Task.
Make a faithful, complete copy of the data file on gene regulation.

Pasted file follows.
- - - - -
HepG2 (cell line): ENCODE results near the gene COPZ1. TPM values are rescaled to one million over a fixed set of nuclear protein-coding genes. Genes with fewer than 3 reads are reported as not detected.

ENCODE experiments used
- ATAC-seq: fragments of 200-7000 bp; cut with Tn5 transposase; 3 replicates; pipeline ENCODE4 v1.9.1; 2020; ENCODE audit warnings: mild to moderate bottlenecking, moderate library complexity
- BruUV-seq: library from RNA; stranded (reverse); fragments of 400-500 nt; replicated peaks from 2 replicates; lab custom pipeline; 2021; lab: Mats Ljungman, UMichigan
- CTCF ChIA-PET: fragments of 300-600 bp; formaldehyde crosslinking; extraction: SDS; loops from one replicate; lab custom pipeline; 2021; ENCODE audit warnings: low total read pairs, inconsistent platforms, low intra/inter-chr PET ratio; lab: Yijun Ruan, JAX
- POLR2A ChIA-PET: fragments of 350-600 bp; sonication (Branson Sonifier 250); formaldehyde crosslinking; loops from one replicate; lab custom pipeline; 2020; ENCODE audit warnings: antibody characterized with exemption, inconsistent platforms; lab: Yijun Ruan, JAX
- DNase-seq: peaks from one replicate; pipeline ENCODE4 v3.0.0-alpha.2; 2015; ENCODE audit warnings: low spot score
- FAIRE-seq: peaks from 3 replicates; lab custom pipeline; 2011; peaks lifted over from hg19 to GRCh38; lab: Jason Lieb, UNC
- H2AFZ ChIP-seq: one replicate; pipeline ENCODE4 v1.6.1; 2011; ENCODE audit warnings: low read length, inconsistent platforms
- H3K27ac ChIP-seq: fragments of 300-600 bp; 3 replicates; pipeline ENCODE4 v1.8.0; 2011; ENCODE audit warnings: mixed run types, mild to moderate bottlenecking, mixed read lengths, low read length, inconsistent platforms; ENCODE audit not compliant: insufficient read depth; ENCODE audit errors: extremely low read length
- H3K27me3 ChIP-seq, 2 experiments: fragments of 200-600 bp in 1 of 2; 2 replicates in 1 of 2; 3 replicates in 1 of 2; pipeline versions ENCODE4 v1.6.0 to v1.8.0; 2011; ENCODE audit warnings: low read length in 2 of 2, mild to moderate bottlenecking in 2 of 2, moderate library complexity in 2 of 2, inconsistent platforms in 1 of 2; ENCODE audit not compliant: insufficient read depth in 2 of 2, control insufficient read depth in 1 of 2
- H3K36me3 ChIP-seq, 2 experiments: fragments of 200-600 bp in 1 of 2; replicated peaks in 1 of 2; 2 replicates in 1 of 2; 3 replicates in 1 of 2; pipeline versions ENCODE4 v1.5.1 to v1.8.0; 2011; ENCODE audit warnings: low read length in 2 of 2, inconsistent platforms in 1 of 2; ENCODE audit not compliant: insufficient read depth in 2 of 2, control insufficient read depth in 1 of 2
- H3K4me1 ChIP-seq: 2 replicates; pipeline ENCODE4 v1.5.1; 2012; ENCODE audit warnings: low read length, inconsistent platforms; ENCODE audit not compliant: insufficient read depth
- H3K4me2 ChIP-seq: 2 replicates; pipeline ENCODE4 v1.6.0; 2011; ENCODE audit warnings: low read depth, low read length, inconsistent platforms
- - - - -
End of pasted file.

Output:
HepG2 (cell line): ENCODE results near the gene COPZ1. TPM values are rescaled to one million over a fixed set of nuclear protein-coding genes. Genes with fewer than 3 reads are reported as not detected.

ENCODE experiments used
- ATAC-seq: fragments of 200-7000 bp; cut with Tn5 transposase; 3 replicates; pipeline ENCODE4 v1.9.1; 2020; ENCODE audit warnings: mild to moderate bottlenecking, moderate library complexity
- BruUV-seq: library from RNA; stranded (reverse); fragments of 400-500 nt; replicated peaks from 2 replicates; lab custom pipeline; 2021; lab: Mats Ljungman, UMichigan
- CTCF ChIA-PET: fragments of 300-600 bp; formaldehyde crosslinking; extraction: SDS; loops from one replicate; lab custom pipeline; 2021; ENCODE audit warnings: low total read pairs, inconsistent platforms, low intra/inter-chr PET ratio; lab: Yijun Ruan, JAX
- POLR2A ChIA-PET: fragments of 350-600 bp; sonication (Branson Sonifier 250); formaldehyde crosslinking; loops from one replicate; lab custom pipeline; 2020; ENCODE audit warnings: antibody characterized with exemption, inconsistent platforms; lab: Yijun Ruan, JAX
- DNase-seq: peaks from one replicate; pipeline ENCODE4 v3.0.0-alpha.2; 2015; ENCODE audit warnings: low spot score
- FAIRE-seq: peaks from 3 replicates; lab custom pipeline; 2011; peaks lifted over from hg19 to GRCh38; lab: Jason Lieb, UNC
- H2AFZ ChIP-seq: one replicate; pipeline ENCODE4 v1.6.1; 2011; ENCODE audit warnings: low read length, inconsistent platforms
- H3K27ac ChIP-seq: fragments of 300-600 bp; 3 replicates; pipeline ENCODE4 v1.8.0; 2011; ENCODE audit warnings: mixed run types, mild to moderate bottlenecking, mixed read lengths, low read length, inconsistent platforms; ENCODE audit not compliant: insufficient read depth; ENCODE audit errors: extremely low read length
- H3K27me3 ChIP-seq, 2 experiments: fragments of 200-600 bp in 1 of 2; 2 replicates in 1 of 2; 3 replicates in 1 of 2; pipeline versions ENCODE4 v1.6.0 to v1.8.0; 2011; ENCODE audit warnings: low read length in 2 of 2, mild to moderate bottlenecking in 2 of 2, moderate library complexity in 2 of 2, inconsistent platforms in 1 of 2; ENCODE audit not compliant: insufficient read depth in 2 of 2, control insufficient read depth in 1 of 2
- H3K36me3 ChIP-seq, 2 experiments: fragments of 200-600 bp in 1 of 2; replicated peaks in 1 of 2; 2 replicates in 1 of 2; 3 replicates in 1 of 2; pipeline versions ENCODE4 v1.5.1 to v1.8.0; 2011; ENCODE audit warnings: low read length in 2 of 2, inconsistent platforms in 1 of 2; ENCODE audit not compliant: insufficient read depth in 2 of 2, control insufficient read depth in 1 of 2
- H3K4me1 ChIP-seq: 2 replicates; pipeline ENCODE4 v1.5.1; 2012; ENCODE audit warnings: low read length, inconsistent platforms; ENCODE audit not compliant: insufficient read depth
- H3K4me2 ChIP-seq: 2 replicates; pipeline ENCODE4 v1.6.0; 2011; ENCODE audit warnings: low read depth, low read length, inconsistent platforms